When it opened in 1904, the Stuart Cramer-designed Mill No. 3 was the state’s largest and easily recognized by its four-story tower.
Yarn and cloth mill specializing in gingham
1904 – 1969
Highland Mill Lofts
2014 – beyond
After expanding Optimist Park’s Mill No. 1 and purchasing Mill No. 2 in Rock Hill, SC, Mill No. 3 brought added capacity to Highland Park Manufacturing Co., allowing it to become the nation’s third-largest producer of gingham by 1907.
Over 800 workers manned the spindles and looms at this plant. The company also built a power plant on Sugar Creek to run both Mill No. 1 and 3, making them the first electrically driven mills in the state.
But perhaps more importantly, Mill No. 3 led to the establishment of the North Charlotte community, today known as NoDa. Highland Park’s leadership envisioned an almost self-contained industrial district, and this happened as two more mills went up within a quarter-mile of this plant. All were accompanied by the construction of more mill houses, and thus more workers who built their lives within this radius.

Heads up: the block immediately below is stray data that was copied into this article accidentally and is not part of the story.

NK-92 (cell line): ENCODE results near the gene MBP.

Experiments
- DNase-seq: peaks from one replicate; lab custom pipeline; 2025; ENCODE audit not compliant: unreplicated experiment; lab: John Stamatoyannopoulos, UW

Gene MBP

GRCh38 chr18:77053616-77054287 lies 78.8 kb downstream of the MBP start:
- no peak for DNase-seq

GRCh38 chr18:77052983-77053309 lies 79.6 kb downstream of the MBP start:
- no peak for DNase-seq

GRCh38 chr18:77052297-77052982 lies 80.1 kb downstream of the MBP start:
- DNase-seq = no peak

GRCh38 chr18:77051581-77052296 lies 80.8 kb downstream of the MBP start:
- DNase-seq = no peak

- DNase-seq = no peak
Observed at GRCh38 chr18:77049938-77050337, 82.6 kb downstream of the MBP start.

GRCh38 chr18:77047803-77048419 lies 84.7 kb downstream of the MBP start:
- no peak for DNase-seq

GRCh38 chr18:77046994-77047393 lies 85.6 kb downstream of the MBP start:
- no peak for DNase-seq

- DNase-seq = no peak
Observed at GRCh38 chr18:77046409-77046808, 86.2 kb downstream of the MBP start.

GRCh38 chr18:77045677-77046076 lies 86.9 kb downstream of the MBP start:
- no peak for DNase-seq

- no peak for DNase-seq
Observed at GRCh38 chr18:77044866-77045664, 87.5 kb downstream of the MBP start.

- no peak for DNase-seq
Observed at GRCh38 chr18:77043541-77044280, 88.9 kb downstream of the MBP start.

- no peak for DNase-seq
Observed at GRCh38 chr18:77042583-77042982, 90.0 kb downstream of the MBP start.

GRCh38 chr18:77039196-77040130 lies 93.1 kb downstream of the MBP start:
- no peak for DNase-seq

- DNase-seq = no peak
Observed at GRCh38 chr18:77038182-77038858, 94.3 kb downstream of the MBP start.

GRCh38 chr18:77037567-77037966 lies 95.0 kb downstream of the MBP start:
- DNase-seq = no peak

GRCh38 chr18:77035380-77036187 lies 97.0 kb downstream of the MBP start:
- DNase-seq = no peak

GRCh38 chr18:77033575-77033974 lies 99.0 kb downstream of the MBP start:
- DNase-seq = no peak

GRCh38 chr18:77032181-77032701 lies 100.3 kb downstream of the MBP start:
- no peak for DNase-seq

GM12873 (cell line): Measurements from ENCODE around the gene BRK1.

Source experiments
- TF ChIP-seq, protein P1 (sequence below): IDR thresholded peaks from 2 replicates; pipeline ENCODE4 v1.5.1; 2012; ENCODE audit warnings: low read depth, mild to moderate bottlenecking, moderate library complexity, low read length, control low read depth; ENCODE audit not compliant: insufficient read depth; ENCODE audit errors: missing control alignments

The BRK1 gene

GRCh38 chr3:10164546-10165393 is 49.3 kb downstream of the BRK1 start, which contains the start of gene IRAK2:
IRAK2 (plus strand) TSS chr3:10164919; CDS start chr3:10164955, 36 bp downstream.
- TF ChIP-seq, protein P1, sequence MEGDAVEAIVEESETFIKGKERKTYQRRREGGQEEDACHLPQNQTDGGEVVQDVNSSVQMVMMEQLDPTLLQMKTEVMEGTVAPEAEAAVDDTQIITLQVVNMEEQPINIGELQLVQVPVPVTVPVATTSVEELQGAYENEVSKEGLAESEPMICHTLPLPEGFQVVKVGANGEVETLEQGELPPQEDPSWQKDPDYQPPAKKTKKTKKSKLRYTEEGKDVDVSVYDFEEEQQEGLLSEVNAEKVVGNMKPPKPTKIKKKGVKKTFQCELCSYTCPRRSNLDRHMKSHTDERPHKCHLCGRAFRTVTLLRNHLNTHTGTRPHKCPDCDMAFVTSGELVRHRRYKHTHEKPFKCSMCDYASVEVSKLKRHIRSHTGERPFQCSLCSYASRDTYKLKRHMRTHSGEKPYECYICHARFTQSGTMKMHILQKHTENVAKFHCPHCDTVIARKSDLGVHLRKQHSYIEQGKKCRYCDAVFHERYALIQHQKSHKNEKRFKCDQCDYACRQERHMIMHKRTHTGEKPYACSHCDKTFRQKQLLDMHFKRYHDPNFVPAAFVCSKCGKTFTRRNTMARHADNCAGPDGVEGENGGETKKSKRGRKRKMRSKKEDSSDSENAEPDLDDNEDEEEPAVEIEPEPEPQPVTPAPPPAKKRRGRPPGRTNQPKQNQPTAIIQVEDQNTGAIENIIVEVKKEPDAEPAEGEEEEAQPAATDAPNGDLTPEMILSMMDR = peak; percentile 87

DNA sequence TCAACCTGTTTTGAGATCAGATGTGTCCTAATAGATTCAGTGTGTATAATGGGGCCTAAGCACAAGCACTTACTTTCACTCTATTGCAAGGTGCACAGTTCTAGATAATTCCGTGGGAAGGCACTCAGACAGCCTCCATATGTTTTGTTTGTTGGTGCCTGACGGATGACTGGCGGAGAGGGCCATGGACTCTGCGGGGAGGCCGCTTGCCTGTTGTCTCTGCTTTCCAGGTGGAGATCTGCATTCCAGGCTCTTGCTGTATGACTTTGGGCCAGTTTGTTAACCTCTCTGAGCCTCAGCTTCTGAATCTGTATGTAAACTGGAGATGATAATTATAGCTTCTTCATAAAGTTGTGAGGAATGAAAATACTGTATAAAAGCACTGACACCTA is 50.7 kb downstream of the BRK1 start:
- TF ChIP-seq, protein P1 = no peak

The mill remained in operation until the company dissolved in 1969, making it one of the last to close in the area. It was converted into a multifamily apartment community in 2004 and, like several other mills within the Mill District, is on the National Register of Historic Places.